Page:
Gift Guide: For Eco-Friendly Habit Shifts

I recently wrote about how we could use gifts as a way to change younger generations’ perceptions of STUFF, but today, I want to share how we (now) can use gifts to help shape the tomorrow we want to see. Here are some gift ideas to help those around you curb their waste in the new year. Not only could it save them money by eliminating single use items from their grocery lists, it could do the environment a world of good.

+ Net produce sack or linen produce bag

+ Wool dryer balls  or suede cleaning brush

+ Wooden pot brush or dish brush

+ Stainless steel straw and a straw brush

+ Recyclable toothbrush and toothpaste

+ Washable towels or reusable facial rounds

+ Reusable coffee filter or mesh tea infuser

+ A KeepCup or Reusable water bottle

+ Portable reusable cutlery set or stainless steel to-go containers

How about you? What are some favorite eco-friendly gifts on your list?

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Simple, Sustainable Gift Wrap

I am not one to take in an eye-sore kindly. I would call that one of my biggest flaws. Things just have to be aesthetically pleasing to be pleasing to me. For that, I am sorry. So when it comes time to start putting presents under the tree, it follows that I cannot just shove them there, unwrapped. It isn’t that I feel the need for another person to be surprised, although surprises are quite nice. It’s that I need the presents to look cohesive, for my own sanity. Which brings me to the following dilemma: less waste for a time of the year when gifts abound.

Last year, I wrote about the art of furoshiki gift wrapping, as a means to produce absolutely zero waste by using excess fabric lying about the house. But after a year has come and gone, I am without any more fabric left to wrap gifts in. It appears that everyone wanted to keep the fabric pieces for their own re-use. This year, I find a not-so-perfect zero waste (zero-ish waste? less waste?) solution from the following:

+ Less gifts, in general. Call me Einstein, but with less gifts comes less gift wrap, and therefore, less waste. This year, I have narrowed down our gifts to ten. That includes required Secret Santa’s at work and holiday parties, and our most immediate family members. Part of this comes from our public renouncement of the gifting of material things, right this way.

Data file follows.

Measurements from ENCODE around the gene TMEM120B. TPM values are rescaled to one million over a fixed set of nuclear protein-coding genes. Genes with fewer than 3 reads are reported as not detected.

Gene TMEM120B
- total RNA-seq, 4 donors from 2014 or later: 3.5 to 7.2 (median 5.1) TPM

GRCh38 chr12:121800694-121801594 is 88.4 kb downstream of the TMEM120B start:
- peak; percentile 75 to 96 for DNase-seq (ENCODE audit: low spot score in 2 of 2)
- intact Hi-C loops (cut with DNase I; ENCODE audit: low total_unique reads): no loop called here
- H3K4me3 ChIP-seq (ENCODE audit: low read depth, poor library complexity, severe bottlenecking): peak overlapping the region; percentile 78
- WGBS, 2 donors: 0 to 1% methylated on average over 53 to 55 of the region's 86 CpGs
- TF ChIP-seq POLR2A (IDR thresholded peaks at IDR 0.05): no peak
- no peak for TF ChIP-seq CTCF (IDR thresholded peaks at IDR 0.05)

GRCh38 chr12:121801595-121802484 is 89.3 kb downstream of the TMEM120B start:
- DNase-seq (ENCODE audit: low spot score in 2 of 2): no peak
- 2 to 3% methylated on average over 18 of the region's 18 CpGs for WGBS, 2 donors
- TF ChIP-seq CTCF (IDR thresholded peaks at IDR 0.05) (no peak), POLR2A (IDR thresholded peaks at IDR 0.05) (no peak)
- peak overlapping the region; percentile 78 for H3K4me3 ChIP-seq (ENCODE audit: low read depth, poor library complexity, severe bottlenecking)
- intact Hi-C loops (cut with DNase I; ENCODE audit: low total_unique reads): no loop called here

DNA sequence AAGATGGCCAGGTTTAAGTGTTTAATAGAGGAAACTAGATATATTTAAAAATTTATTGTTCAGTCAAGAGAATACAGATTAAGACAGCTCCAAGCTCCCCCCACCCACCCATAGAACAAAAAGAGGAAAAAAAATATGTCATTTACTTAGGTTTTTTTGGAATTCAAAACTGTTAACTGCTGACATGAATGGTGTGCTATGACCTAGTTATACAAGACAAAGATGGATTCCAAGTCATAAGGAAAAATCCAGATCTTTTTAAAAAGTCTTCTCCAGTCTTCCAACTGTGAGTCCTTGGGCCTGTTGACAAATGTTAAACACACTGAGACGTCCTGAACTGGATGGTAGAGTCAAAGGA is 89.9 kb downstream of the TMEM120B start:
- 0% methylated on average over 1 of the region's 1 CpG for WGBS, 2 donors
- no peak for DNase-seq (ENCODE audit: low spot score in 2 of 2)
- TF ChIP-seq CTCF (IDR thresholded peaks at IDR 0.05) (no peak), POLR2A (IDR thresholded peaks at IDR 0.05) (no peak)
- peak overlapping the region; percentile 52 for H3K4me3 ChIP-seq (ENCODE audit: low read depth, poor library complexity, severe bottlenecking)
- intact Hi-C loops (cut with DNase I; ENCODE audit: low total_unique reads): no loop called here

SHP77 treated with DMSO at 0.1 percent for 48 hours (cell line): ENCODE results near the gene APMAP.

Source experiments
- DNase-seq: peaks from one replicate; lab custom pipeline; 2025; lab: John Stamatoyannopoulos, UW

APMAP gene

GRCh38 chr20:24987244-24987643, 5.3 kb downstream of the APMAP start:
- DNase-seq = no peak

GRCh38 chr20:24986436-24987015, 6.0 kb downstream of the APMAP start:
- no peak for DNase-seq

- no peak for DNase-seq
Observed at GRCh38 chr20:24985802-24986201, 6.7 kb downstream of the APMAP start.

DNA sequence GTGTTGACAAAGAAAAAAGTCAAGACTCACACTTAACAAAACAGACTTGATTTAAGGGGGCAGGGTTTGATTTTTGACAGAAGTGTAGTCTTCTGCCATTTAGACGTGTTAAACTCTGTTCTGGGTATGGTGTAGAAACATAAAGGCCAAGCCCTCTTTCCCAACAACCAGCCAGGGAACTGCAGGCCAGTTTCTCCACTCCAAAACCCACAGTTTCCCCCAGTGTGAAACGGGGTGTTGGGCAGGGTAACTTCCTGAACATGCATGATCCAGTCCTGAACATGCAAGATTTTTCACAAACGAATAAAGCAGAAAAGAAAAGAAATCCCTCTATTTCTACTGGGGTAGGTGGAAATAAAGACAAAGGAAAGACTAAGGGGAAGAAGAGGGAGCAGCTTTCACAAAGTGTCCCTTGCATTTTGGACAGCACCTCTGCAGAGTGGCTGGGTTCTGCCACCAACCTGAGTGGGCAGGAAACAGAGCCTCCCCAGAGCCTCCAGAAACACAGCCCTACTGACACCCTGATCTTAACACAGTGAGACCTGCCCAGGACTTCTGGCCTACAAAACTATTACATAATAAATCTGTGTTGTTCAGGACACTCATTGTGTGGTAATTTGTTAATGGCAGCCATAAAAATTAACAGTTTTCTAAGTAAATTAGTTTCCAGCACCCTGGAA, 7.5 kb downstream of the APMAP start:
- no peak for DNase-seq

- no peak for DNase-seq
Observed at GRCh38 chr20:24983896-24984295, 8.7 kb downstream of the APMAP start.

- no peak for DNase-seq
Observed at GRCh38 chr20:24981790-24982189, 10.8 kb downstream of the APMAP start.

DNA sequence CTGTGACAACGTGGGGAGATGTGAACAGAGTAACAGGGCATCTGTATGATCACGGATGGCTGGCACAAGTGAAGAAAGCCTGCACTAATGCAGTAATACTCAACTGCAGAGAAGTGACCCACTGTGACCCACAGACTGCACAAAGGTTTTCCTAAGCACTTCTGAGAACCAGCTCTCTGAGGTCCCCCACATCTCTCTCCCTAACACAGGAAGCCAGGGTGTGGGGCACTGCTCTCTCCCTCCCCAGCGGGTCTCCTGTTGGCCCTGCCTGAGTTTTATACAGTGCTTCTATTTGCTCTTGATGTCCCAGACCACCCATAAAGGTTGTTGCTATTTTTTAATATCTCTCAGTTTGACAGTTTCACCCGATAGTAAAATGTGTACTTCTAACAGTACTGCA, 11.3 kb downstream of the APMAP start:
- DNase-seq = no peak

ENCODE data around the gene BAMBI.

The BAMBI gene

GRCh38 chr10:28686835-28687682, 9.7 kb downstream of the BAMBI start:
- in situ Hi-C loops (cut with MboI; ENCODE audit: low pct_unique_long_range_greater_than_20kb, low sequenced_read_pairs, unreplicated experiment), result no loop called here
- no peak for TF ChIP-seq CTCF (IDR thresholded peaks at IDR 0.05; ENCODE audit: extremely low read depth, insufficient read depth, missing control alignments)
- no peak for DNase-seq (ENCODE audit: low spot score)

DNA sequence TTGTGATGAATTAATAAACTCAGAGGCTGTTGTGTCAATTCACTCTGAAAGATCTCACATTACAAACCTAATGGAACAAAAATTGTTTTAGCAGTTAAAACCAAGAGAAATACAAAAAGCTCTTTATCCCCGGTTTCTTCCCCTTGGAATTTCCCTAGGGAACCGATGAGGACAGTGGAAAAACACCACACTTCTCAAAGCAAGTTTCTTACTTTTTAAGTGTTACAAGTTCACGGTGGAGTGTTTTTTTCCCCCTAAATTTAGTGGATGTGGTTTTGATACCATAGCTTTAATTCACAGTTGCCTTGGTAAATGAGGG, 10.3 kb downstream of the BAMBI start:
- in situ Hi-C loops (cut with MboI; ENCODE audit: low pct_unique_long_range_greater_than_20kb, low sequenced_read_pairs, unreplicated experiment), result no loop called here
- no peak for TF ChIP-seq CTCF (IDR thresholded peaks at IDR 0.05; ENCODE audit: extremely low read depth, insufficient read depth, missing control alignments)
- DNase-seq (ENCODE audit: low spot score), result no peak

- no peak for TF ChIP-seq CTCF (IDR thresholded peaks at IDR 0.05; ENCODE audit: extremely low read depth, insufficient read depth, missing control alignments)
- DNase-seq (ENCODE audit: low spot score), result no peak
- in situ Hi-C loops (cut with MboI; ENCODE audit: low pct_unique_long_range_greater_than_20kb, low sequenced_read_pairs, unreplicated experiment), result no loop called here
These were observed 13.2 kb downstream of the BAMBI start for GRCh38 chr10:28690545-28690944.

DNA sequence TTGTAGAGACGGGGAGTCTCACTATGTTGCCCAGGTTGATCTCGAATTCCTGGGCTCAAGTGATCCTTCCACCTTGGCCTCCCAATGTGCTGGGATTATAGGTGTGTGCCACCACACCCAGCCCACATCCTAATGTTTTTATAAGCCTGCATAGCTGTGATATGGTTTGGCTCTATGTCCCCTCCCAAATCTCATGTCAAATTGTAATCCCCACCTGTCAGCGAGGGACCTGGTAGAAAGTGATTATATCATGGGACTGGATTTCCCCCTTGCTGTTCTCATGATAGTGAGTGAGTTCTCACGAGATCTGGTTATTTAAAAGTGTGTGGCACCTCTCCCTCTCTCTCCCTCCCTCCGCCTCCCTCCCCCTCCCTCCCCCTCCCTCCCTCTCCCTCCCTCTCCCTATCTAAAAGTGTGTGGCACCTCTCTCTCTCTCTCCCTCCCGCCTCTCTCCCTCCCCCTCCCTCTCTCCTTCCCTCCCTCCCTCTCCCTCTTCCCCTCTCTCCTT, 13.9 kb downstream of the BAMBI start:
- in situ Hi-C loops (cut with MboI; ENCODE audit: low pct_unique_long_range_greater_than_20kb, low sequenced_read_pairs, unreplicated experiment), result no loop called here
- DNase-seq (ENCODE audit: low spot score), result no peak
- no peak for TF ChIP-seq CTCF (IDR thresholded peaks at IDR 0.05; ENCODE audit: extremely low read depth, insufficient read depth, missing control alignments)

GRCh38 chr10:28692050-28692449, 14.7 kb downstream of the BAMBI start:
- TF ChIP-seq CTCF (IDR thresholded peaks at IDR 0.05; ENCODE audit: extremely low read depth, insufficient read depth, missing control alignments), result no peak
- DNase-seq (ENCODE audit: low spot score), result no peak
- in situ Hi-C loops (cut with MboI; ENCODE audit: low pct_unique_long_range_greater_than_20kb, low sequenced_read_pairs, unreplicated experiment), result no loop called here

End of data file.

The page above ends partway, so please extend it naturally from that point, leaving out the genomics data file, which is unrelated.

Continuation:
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+ Simple methods of wrapping. One of the very first memories I have of being conscious of my wasteful lifestyle involves wrapping gifts at Christmas time. I was 20 years old and I had volunteered to help my aunt wrap the gifts for my cousins (all forty-something of them). I was previously taught by my mother how to make gifts look pretty by adding in additional folds in the wrapping paper and using multiple bows. By scrapping sticker tags when my hand-writing was too ugly to bear. I went about my usual methods of wrapping gifts when my aunt questioned why I was folding the wrapping paper in such a way. I replied, “Because it looks pretty.” To which she laughed and said, “It wastes paper.” Confused, I didn’t understand why that mattered. Off course, my mind mulled the comment over and over again in my head as I continued to wrap. By the end of the wrapping session, I was embarrassed at the waste of gift wrap that I had cost my aunt. I was embarrassed of my frivolous lifestyle. And I saw a glimpse into the world of minimalism that I had yet to discover. Nowadays, I just wrap the paper once around, barely enough to cover the good, and call it a day. A more refined self finds this way of wrapping more attractive anyway.

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Simple materials. I avoid plastic as if I was allergic to it, that you may already know. These days, I find comfort in choosing materials that are natural, biodegradable, or at the very least, recyclable. For Christmas this year, I’ve stuck with twine, string, paper wrap (the non-glossy kind), brown boxes, and re-usable stamps. The color scheme itself is simple, making it easy for me to satisfy my need for cohesiveness. To fill excess spaces in the boxes, I’ve opted not to purchase tissue paper, but rather, use left-over packing paper that has survived our move into our new home a few months ago.